At times, frustrations boiled over. Negotiations with Wells Fargo, where Chairman Richard Kovacevich had publicly derided the stress tests as “asinine,” were particularly heated, according to people familiar with the matter. Government officials worried San Francisco-based Wells might file a lawsuit contesting the Fed’s findings.
The Fed ultimately accepted some of the banks’ pleas, but rejected others. Shortly before the test results were unveiled Thursday, the capital shortfalls at some banks shrank, in some cases dramatically, according to people familiar with the matter.
Bank of America’s final gap was $33.9 billion, down from an earlier estimate of more than $50 billion, according to a person familiar with the negotiations.
A Bank of America spokesman wouldn’t comment on how much the previous gap was reduced, though he said it resulted from an adjustment for first-quarter results and errors made by regulators in their analysis. “It wasn’t lobbying,” he said.
Wells Fargo’s capital hole shrank to $13.7 billion, according to people familiar with the matter. Before adjusting for first-quarter results and other factors, the figure was $17.3 billion, according to a federal document.
“In the end we agreed with the number. We didn’t necessarily like the number,” said Wells Fargo Chief Financial Officer Howard Atkins. He said the company was particularly unhappy with the Fed’s assumptions about Wells Fargo’s revenue outlook.
At Fifth Third Bancorp, the Fed was preparing to tell the Cincinnati-based bank to find $2.6 billion in capital, but the final tally dropped to $1.1 billion. Fifth Third said the decline stemmed in part from regulators giving it credit for selling a part of a business line.
Citigroup’s capital shortfall was initially pegged at roughly $35 billion, according to people familiar with the matter. The ultimate number was $5.5 billion. Executives persuaded the Fed to include the future capital-boosting impacts of pending transactions.
SunTrust Banks Inc. also persuaded the Fed to significantly reduce the size of its estimated capital gap to $2.2 billion, after identifying mathematical errors in the Fed’s earlier calculations, according to a person familiar with the matter.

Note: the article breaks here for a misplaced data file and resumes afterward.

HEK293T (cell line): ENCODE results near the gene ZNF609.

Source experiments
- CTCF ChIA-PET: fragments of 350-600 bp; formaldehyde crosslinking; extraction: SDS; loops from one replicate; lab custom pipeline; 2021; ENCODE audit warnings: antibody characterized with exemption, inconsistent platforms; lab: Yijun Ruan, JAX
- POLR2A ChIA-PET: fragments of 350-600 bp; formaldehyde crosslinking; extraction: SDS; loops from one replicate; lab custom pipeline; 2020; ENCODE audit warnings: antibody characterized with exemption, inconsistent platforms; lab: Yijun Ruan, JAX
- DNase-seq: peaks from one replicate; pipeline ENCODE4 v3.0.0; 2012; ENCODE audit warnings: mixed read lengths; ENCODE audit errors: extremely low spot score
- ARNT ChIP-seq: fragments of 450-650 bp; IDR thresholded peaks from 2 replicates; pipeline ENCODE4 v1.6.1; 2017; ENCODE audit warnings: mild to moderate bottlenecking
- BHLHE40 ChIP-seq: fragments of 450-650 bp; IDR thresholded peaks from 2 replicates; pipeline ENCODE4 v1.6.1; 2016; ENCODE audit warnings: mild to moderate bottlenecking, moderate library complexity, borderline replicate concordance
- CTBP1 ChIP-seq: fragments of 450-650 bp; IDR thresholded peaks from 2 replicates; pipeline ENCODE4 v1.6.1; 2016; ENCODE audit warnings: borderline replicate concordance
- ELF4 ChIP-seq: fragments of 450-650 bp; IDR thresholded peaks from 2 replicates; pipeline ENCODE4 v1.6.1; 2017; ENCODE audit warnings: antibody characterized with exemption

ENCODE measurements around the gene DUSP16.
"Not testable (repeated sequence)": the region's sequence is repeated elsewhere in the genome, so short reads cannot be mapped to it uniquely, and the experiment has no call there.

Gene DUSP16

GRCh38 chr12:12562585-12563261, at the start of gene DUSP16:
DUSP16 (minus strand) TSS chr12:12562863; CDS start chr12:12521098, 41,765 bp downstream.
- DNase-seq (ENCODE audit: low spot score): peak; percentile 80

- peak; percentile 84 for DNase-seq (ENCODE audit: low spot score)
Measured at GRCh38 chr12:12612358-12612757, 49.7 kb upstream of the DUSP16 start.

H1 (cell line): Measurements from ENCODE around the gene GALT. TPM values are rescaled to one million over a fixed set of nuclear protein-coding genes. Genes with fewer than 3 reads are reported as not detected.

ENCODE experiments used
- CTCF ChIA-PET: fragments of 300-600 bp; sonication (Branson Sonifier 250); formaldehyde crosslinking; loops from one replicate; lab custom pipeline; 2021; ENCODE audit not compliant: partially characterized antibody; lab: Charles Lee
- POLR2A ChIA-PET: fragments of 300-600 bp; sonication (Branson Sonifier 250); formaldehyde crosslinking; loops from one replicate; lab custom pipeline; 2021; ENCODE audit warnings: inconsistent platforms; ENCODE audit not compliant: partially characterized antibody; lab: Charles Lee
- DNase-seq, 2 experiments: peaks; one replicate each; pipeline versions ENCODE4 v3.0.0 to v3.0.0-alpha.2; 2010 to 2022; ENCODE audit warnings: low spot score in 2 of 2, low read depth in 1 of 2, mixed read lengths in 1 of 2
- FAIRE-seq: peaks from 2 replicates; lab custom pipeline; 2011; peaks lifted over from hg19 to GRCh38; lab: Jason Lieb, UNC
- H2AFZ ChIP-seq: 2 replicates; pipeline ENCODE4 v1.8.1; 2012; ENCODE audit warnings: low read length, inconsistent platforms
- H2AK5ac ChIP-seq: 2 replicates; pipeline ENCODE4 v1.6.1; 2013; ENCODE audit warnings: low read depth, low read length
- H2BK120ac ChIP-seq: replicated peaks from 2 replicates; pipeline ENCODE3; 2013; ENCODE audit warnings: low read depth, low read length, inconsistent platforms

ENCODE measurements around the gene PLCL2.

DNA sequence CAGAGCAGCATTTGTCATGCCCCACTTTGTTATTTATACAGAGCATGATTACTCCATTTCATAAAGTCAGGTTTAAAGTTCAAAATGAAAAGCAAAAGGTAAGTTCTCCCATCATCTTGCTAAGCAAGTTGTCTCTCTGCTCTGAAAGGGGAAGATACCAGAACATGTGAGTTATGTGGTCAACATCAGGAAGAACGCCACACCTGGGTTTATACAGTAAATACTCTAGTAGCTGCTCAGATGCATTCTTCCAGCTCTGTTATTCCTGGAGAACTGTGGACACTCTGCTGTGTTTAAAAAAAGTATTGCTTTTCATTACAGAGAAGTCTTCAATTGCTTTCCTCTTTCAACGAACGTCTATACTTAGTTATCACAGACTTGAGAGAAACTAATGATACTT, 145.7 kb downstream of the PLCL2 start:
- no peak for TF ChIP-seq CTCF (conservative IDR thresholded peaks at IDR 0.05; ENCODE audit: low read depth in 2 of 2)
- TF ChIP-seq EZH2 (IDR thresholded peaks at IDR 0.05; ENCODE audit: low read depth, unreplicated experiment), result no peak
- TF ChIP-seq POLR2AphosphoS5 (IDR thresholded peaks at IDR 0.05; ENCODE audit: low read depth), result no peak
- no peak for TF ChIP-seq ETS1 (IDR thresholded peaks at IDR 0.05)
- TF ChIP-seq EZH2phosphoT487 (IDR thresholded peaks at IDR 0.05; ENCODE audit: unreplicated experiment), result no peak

PNC Financial Services Group Inc., saw a capital hole materialize at the last minute. As recently as Wednesday, PNC executives were under the impression they wouldn’t need to find any new capital, according to people familiar with the matter. Thursday morning, the Fed informed PNC that it had a $600 million shortfall.
Regulators said other banks also were told they needed more capital than initially projected.
The Fed’s findings were less severe than some experts had been bracing for. A weeklong rally in bank stocks continued Friday, with the KBW Bank Stocks index surging 10%. Investors were especially relieved by the relatively small capital holes at regional banks. Shares of Fifth Third soared 59%, while Regions Financial Corp.’s $2.5 billion deficit led to a 25% leap in its stock.
With the stress tests, government officials were walking a fine line. If the regulators were too tough on banks, they risked angering their constituents and spooking markets. But if they were too soft, the tests could have lost credibility, defeating their basic confidence-building purpose.
All the back-and-forth is typical of the way regulators traditionally wrap up their examinations of banks: Regulators often present preliminary findings to lenders and then give them time to respond. The process can result in changes to the regulators’ initial conclusions. Some of the stress-test revisions, for instance, were made to account for the beneficial impact of the industry’s strong first-quarter profits.
On Friday, some analysts questioned the yardstick, known as Tier 1 common capital, that regulators chose to assess capital levels. Many experts had assumed the Fed would use a better-known metric called tangible common equity.
According to Gerard Cassidy, an analyst with RBC Capital Markets, the 19 banks’ cumulative shortfall would have been more than $68 billion deeper if the government had used the latter metric, which accounts for unrealized losses.
Federal officials said their projections reflected the most comprehensive analysis ever conducted of the industry.
The test results showed that the 19 banks faced a total of $599 billion in losses over the next two years under the government’s worst-case, Depression-like scenario. The Fed directed 10 banks to add a total of nearly $75 billion to their capital buffers to insulate themselves from potential losses.
Banks pressed ahead on Friday with plans to fill their capital holes by tapping public markets. Wells Fargo raised $7.5 billion in stock through a public offering. The bank originally planned to raise $6 billion, but expanded the offering, which was valued at $22 a share, due to robust demand. Shares of Wells Fargo rallied $3.42, or 14% to $28.18.
Morgan Stanley, which is facing a $1.8 billion capital hole, raised $4 billion by selling stock. Shares of Morgan rose $1.06, or 4%, to $28.20.
—Robin Sidel and Maurice Tamman contributed to this article.
Big U.S. Banks Will Soon DisappearAMERICAN EXPRESS, American International Group, Bank of america, Banks, Citigroup, Economy, FIFTH THIRD BANCORP, Goldman Sachs, JPMORGAN CHASE, METLIFE, Morgan Stanley, STRESS TESTS, US BANCORP, WELLS FARGO